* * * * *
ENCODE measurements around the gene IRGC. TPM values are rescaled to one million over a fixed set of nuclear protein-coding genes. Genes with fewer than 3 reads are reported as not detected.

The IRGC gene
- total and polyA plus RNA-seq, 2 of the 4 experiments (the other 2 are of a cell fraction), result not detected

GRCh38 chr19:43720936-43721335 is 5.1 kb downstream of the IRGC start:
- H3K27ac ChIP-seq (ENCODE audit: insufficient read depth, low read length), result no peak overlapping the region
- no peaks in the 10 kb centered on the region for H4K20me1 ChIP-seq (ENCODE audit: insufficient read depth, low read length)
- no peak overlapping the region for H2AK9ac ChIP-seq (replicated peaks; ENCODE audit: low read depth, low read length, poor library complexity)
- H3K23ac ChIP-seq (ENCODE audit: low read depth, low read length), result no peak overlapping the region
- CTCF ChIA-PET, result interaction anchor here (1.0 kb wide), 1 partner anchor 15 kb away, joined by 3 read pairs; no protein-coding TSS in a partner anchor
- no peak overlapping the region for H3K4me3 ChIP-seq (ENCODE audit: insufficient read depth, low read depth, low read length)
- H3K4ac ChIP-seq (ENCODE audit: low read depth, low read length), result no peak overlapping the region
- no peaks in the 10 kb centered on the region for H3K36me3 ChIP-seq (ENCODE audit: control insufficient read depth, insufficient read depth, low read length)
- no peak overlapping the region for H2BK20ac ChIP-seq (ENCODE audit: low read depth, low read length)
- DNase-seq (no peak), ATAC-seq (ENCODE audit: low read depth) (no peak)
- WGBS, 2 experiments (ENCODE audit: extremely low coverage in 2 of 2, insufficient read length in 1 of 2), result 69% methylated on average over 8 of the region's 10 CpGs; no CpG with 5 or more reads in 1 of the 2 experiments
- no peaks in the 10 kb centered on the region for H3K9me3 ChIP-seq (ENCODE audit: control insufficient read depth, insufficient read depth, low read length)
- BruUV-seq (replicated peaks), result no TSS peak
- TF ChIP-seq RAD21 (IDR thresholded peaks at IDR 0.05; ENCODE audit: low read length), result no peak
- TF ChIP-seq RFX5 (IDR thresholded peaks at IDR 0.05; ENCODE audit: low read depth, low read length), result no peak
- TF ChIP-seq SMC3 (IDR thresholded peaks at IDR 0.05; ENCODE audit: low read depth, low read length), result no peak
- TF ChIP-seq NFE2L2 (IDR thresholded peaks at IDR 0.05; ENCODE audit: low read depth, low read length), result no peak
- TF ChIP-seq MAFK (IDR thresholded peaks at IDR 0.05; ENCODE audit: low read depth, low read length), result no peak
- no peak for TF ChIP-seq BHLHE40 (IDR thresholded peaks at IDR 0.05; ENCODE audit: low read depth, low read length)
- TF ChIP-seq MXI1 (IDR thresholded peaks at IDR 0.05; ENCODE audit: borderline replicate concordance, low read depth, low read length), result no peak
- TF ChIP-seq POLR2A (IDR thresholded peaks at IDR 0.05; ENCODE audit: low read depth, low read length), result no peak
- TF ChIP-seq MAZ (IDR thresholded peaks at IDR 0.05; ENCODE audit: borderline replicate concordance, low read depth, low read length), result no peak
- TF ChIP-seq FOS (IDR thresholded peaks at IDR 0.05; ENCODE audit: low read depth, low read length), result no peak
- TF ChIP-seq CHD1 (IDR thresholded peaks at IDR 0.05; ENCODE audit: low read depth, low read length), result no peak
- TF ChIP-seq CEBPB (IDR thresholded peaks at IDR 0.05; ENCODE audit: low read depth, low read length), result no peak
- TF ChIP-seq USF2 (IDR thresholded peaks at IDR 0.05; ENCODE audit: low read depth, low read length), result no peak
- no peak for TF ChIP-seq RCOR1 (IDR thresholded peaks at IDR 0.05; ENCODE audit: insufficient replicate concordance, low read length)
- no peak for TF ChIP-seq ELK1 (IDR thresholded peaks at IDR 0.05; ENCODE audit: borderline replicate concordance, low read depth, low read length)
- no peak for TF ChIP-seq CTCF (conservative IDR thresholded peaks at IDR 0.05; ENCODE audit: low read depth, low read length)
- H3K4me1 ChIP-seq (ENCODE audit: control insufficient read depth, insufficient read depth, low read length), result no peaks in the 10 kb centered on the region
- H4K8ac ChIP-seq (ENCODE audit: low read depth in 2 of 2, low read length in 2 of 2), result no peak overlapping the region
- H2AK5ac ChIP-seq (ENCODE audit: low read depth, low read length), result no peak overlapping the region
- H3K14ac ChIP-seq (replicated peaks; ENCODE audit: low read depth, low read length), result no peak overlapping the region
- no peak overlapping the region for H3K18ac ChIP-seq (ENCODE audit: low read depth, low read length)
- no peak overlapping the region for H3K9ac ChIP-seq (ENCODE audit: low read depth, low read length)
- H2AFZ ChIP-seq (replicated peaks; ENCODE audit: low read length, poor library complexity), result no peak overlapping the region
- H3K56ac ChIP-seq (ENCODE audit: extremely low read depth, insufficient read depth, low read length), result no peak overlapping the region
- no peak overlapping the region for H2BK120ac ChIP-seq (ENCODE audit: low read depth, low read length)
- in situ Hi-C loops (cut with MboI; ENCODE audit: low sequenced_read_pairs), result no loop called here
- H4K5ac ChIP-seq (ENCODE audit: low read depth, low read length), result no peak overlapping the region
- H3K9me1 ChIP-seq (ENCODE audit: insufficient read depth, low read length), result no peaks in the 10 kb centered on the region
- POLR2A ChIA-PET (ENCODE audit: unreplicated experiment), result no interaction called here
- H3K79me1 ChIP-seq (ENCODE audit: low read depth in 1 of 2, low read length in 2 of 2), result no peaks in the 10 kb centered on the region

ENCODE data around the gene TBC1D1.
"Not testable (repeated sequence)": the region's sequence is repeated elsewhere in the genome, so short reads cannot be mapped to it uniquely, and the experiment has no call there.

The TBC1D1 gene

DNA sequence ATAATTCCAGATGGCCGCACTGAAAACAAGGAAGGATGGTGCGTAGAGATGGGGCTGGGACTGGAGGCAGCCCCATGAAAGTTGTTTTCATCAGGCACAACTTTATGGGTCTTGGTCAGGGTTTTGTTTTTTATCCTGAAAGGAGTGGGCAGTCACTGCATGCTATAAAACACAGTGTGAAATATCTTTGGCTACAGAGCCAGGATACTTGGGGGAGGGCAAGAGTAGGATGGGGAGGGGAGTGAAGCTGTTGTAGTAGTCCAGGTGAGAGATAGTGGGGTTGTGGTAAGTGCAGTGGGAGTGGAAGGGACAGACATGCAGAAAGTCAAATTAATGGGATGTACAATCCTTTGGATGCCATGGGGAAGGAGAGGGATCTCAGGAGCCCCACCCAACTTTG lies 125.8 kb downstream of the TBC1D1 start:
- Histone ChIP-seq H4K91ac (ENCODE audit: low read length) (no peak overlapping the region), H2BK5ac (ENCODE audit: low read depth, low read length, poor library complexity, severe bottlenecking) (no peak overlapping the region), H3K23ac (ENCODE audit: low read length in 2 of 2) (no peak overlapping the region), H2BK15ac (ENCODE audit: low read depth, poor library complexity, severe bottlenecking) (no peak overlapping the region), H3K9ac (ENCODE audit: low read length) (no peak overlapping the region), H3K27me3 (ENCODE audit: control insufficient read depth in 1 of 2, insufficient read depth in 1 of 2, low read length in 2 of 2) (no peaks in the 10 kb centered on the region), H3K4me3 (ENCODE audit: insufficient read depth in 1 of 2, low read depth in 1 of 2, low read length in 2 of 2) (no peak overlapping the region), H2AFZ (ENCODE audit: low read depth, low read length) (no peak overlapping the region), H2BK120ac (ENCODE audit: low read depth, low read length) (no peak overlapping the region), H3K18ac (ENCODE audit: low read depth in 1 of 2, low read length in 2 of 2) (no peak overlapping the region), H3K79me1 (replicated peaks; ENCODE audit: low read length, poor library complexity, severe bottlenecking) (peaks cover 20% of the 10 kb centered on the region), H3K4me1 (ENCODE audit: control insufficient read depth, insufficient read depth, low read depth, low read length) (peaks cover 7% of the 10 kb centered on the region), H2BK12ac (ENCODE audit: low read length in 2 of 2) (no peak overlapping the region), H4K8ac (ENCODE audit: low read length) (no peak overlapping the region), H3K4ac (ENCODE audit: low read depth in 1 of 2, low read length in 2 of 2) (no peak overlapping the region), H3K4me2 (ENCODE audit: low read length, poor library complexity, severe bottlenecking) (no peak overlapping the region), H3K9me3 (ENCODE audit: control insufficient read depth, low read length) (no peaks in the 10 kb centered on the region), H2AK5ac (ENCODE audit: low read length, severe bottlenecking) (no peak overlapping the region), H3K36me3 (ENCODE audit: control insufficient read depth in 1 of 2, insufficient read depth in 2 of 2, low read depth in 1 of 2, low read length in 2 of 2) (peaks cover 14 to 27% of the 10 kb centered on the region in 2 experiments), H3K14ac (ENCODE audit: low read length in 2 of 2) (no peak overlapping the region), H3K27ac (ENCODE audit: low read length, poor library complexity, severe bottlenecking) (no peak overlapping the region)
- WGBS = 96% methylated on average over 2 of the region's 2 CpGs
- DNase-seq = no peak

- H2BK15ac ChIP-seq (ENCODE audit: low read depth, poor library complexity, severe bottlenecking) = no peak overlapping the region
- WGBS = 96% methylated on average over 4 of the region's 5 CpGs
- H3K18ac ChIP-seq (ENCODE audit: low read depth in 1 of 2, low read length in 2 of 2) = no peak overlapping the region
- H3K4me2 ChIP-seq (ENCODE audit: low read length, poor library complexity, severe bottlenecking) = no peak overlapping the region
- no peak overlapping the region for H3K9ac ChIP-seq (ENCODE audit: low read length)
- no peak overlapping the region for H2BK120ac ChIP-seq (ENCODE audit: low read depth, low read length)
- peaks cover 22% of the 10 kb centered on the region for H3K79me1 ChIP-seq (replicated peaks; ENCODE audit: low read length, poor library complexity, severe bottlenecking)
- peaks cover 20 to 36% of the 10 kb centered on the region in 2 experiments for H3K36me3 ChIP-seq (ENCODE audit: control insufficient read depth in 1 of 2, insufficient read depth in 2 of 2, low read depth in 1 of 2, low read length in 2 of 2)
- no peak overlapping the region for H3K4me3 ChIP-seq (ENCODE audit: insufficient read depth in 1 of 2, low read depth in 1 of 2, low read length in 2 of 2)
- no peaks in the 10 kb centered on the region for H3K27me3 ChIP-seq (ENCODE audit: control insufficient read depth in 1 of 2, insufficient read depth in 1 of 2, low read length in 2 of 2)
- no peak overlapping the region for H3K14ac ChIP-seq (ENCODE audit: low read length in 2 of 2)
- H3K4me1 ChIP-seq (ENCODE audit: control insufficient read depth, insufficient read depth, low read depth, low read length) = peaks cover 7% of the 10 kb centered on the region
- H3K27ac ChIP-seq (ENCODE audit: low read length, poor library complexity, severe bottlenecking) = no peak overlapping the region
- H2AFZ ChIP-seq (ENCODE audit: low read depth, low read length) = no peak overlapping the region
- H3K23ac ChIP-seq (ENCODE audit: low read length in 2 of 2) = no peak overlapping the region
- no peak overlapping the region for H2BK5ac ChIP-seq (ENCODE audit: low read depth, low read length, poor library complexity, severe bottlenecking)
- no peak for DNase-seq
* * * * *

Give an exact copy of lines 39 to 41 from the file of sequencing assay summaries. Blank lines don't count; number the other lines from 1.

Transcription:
- no peak overlapping the region for H3K9ac ChIP-seq (ENCODE audit: low read depth, low read length)
- H2AFZ ChIP-seq (replicated peaks; ENCODE audit: low read length, poor library complexity), result no peak overlapping the region
- H3K56ac ChIP-seq (ENCODE audit: extremely low read depth, insufficient read depth, low read length), result no peak overlapping the region